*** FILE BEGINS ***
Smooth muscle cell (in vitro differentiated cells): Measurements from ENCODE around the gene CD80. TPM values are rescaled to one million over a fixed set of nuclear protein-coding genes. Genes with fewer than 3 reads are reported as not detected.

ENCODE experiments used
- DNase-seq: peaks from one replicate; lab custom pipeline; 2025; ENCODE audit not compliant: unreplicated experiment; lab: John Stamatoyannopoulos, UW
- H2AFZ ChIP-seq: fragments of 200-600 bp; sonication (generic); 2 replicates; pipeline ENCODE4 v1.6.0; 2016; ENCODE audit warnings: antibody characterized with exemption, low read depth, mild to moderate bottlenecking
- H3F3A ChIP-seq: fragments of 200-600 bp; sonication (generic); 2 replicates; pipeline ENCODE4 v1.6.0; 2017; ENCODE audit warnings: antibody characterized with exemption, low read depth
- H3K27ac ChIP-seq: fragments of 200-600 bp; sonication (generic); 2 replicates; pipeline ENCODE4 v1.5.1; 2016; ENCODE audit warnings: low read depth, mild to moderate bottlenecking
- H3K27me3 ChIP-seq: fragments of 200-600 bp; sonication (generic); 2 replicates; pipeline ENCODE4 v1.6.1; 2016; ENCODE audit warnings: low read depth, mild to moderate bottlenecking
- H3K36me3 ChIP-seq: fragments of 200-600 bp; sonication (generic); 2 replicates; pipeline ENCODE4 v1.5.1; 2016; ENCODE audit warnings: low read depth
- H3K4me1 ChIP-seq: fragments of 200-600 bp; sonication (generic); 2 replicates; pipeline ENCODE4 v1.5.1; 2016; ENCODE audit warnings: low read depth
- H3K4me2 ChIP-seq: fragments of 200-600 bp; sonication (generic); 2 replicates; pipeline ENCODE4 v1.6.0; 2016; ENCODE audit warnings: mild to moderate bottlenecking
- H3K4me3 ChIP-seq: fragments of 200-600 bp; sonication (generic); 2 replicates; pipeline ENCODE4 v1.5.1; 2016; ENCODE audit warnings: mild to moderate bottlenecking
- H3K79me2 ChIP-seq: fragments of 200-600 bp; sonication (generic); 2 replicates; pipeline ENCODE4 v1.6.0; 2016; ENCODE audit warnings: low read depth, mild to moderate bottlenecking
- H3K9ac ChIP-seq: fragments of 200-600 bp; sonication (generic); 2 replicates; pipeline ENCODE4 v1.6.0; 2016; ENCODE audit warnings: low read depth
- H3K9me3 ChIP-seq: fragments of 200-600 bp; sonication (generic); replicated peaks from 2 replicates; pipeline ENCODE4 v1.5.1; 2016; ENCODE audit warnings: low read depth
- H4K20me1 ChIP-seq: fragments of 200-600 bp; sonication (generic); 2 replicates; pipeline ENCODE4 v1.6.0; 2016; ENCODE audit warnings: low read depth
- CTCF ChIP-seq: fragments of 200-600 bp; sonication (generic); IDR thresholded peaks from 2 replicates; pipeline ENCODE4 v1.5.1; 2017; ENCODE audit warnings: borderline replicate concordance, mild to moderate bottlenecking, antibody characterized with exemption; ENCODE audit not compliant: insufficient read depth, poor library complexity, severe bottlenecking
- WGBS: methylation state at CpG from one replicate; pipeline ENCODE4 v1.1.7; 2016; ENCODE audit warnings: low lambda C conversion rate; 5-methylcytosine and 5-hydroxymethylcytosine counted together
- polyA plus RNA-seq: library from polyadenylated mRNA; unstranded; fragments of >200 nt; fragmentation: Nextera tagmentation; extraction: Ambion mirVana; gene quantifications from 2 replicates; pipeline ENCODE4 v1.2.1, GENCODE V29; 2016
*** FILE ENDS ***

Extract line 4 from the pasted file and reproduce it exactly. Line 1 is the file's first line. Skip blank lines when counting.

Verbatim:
- H2AFZ ChIP-seq: fragments of 200-600 bp; sonication (generic); 2 replicates; pipeline ENCODE4 v1.6.0; 2016; ENCODE audit warnings: antibody characterized with exemption, low read depth, mild to moderate bottlenecking